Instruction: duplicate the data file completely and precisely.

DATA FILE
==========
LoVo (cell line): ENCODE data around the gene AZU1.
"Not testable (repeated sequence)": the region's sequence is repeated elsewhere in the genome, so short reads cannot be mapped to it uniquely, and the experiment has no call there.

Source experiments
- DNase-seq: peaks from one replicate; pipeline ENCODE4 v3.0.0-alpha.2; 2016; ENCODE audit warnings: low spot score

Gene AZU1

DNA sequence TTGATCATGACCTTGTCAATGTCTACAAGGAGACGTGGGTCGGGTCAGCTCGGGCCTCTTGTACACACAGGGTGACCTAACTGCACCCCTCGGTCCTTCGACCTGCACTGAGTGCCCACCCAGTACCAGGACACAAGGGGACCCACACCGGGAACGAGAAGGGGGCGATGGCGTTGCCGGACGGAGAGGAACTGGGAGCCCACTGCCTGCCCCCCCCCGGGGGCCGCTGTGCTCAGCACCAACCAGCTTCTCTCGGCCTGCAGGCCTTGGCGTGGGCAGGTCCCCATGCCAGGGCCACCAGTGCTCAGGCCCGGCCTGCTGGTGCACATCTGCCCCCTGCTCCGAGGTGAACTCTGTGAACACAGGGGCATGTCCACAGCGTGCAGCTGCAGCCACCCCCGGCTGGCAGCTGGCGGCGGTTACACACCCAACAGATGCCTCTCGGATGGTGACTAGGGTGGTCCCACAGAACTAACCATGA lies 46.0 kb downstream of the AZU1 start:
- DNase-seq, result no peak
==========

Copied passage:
LoVo (cell line): ENCODE data around the gene AZU1.
"Not testable (repeated sequence)": the region's sequence is repeated elsewhere in the genome, so short reads cannot be mapped to it uniquely, and the experiment has no call there.

Source experiments
- DNase-seq: peaks from one replicate; pipeline ENCODE4 v3.0.0-alpha.2; 2016; ENCODE audit warnings: low spot score

Gene AZU1

DNA sequence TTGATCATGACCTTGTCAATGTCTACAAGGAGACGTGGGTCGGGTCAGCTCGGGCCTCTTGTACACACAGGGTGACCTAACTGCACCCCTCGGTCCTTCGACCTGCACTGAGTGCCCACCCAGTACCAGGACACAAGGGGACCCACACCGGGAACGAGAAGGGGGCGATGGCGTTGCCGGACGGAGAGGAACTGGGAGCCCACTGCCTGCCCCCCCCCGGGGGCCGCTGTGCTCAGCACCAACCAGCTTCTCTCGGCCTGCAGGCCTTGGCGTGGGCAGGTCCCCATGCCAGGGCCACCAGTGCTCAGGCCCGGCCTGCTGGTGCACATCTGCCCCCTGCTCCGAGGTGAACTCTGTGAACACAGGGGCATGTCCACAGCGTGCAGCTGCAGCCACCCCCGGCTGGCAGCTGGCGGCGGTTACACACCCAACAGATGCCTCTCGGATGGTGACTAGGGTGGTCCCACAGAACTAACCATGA lies 46.0 kb downstream of the AZU1 start:
- DNase-seq, result no peak